Keynesian Comparative Economics: The Iconoclastic Vision of Lynn Turgeon (1920-1999). (Remembrance and Appreciation Essay)

By Canova, Timothy A.; Holt, Richard P. F. et al. | The American Journal of Economics and Sociology, July 2003 | Go to article overview

Keynesian Comparative Economics: The Iconoclastic Vision of Lynn Turgeon (1920-1999). (Remembrance and Appreciation Essay)


Canova, Timothy A., Holt, Richard P. F., Horn, Robert N., Rosser, J. Barkley, Jr., Rosser, Marina V., The American Journal of Economics and Sociology


I

Introduction

E. LYNN TURGEON was a unique and iconoclastic figure in the field of economics. An important, if somewhat conventional, figure in the study of the Soviet economy in the 1950s, his views on the USSR evolved over time to become more and more distinctive and provocative. In retrospect, many of his arguments and forecasts have proven to be wrong, especially about the former Soviet Union and the economies of the former Soviet bloc. (1) At the same time, some of his most controversial and apparently shocking positions can now be seen as prophetic in the context of the extreme difficulties that many of the countries of the former Soviet bloc have experienced during their transition. Although Turgeon pinpointed difficulties in the Soviet system and foresaw its slowdown, he was also willing to point out certain positive aspects of the old system that few outside Soviet circles were willing to admit, He was not afraid to face what seemed to him to be the facts and to follow where those facts would lead him. This he did in the face of disapproval and sharp disagreement from his peers in the West.

Later in life, his writing reflected more his classical Keynesian roots. He argued against such pre-Keynesian policies as central bank autonomy, tight money, fiscal austerity, and social retrenchment. Instead, he supported bold Keynesian fiscal policy, for example, significant expansion of government spending on social programs, and the neutralization of monetary policy. While acknowledging the stimulating benefits of supply-side cuts (coined as "commercial Keynesianism" by Robert Lekachmen) and massive defense spending (military Keynesianism) in Germany and Japan in the 1930s, Turgeon considered these policy arrangements to be among the most socially regressive types of Keynesian policies. He adopted Joan Robinson's term "Bastard Keynesianism" to describe these supply-side cutting and military spending agendas. Instead, Turgeon preferred to think of himself as a "classical Keynesian," wedded to the fundamental truths of The General Theory of Employment Interest and Money (Keynes 1964). He believed that the u ltimate goal of economic policy was not growth for growth's sake, but full employment of human resources, environmentally sustainable economic development, more equitable distributions of income and wealth, and rising living standards for all (Turgeon 1996:73). Before going into greater depth on Turgeon's contributions to Sovietology and economics, it is important first to understand some of the earlier personal and professional influences on his career.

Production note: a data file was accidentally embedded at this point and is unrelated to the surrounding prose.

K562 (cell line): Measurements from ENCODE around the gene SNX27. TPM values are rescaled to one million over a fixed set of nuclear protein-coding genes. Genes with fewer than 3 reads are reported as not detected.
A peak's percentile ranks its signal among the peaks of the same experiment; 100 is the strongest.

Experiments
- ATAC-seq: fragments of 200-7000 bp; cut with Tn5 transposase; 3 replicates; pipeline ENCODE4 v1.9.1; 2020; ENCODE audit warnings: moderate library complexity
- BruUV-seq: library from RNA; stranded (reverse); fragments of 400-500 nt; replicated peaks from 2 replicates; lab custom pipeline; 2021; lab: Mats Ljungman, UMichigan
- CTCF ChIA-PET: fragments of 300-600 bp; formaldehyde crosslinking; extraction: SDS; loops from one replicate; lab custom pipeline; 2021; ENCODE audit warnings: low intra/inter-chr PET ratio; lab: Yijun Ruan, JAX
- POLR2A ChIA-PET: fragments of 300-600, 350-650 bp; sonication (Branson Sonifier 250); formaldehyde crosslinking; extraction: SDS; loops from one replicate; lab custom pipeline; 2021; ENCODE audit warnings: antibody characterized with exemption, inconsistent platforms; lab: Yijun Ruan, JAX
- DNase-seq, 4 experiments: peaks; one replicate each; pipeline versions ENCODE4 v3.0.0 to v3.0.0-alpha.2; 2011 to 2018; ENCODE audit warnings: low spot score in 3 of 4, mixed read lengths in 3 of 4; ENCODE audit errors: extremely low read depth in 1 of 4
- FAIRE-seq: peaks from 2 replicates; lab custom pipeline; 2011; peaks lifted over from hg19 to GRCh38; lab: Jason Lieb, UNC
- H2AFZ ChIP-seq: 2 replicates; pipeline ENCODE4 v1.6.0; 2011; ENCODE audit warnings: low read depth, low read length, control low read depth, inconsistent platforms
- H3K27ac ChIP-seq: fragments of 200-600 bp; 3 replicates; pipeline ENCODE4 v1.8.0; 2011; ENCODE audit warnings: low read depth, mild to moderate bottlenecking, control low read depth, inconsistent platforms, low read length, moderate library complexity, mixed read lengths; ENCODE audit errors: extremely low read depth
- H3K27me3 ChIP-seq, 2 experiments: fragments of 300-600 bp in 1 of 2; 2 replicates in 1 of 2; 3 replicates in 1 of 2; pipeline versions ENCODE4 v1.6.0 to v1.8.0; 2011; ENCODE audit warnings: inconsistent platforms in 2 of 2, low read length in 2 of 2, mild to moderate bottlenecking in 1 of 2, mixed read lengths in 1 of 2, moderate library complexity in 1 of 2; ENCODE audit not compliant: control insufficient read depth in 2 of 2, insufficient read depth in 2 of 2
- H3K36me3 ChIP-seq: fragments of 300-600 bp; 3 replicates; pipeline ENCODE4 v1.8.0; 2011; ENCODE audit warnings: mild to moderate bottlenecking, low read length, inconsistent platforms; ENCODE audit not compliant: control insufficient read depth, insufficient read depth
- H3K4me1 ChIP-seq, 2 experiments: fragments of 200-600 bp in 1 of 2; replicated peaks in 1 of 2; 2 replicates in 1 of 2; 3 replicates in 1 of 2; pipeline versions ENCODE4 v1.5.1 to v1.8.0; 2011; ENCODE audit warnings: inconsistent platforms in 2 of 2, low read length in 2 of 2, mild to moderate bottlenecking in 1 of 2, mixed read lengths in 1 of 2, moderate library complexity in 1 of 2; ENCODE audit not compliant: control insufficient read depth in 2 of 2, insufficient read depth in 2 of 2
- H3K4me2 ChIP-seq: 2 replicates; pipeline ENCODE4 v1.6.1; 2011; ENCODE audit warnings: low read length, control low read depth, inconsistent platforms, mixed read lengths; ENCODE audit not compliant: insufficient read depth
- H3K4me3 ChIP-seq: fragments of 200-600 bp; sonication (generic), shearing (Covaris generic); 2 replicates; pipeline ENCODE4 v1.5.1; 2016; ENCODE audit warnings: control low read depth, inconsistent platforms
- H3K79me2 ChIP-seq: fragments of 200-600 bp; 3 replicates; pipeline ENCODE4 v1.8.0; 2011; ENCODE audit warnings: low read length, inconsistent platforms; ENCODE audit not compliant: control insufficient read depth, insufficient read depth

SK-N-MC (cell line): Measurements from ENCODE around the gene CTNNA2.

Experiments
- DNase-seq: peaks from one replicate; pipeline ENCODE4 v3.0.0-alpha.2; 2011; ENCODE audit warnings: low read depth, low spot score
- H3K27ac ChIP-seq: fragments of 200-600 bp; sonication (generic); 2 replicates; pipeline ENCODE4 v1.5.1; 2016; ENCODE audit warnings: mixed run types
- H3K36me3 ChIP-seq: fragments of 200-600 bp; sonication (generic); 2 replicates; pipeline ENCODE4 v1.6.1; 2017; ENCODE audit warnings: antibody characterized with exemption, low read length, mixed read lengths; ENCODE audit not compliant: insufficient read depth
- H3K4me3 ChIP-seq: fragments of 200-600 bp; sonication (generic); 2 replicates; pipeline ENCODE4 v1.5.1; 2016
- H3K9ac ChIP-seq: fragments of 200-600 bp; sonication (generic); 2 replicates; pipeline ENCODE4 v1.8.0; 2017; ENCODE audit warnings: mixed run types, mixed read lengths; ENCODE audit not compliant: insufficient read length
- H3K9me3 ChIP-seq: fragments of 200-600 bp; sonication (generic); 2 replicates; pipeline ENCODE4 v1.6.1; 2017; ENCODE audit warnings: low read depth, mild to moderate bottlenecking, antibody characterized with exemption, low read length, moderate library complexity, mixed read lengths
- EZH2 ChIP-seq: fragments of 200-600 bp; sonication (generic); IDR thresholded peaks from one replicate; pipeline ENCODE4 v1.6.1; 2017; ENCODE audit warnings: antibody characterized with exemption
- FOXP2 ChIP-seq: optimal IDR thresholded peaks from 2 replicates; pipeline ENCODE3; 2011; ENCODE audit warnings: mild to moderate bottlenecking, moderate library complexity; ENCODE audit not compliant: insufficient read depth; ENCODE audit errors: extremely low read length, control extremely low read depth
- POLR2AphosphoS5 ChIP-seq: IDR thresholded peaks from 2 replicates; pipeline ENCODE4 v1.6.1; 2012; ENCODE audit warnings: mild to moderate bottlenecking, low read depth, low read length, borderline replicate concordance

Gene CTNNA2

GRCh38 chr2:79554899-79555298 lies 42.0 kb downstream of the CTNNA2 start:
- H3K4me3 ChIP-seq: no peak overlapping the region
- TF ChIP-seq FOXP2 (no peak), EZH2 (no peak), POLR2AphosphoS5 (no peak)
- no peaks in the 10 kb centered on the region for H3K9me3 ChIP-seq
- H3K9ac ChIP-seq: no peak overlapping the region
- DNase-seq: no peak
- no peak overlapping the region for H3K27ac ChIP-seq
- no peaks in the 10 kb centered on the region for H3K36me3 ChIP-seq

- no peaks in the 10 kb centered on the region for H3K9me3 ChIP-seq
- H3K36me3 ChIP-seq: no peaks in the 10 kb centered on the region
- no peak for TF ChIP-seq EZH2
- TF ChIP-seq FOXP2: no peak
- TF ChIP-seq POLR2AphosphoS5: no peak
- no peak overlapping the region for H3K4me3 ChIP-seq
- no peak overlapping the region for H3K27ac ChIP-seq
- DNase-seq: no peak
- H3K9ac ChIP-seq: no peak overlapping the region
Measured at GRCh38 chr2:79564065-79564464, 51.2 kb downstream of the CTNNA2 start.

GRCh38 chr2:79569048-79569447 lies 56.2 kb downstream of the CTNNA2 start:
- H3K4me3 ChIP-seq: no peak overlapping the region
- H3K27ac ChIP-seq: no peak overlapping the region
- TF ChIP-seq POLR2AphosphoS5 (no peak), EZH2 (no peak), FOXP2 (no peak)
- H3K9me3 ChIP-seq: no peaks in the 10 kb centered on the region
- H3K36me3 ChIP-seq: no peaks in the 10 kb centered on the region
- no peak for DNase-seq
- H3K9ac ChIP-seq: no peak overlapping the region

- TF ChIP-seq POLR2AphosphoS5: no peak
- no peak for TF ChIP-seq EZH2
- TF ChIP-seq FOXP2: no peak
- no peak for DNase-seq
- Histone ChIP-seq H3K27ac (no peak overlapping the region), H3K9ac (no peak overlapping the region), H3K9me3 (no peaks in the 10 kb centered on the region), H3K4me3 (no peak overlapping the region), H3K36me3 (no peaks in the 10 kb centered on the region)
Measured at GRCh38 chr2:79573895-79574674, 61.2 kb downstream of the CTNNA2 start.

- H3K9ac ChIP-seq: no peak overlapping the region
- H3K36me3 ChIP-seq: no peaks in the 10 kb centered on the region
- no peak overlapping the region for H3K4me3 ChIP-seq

II

A Brief Biography

EDGAR LYNN TURGEON was born on August 26, 1920 in Mitchell, South Dakota. (2) In an unpublished memoir (Turgeon 1990), he claimed that growing up during the Great Depression on a small farm in the Midwest influenced his decision to study economics. Since good jobs were scarce for young men in the 1930s, he went to the University of California at Berkeley where he majored in economics before serving as a U.S. Navy supply officer in the Pacific during World War II. During his service he became aware of the waste and misery of war, and made a commitment "to do something, which might contribute to preventing another war ... assuming I survived" (Turgeon 1990:2-3). He anticipated that the next major conflict after World War II might be with the Soviet Union, and he began to study the Russian language. At the end of the war, with the aid of the GI. Bill, Turgeon decided to either pursue a law degree or a Ph.D. in economics. Not quite sure in which direction to go, he decided to visit the famous Keynesian economist Alvin Hansen at Harvard University. Turgeon was impressed with Hansen's prewar writings and felt he could talk frankly with him since he was a fellow South Dakotan (Turgeon 1990:3). After finding Hansen in the Harvard library wearing green eyeshades, Turgeon spoke with him for about a half-hour and was convinced to stay with economics and pursue a graduate degree. …

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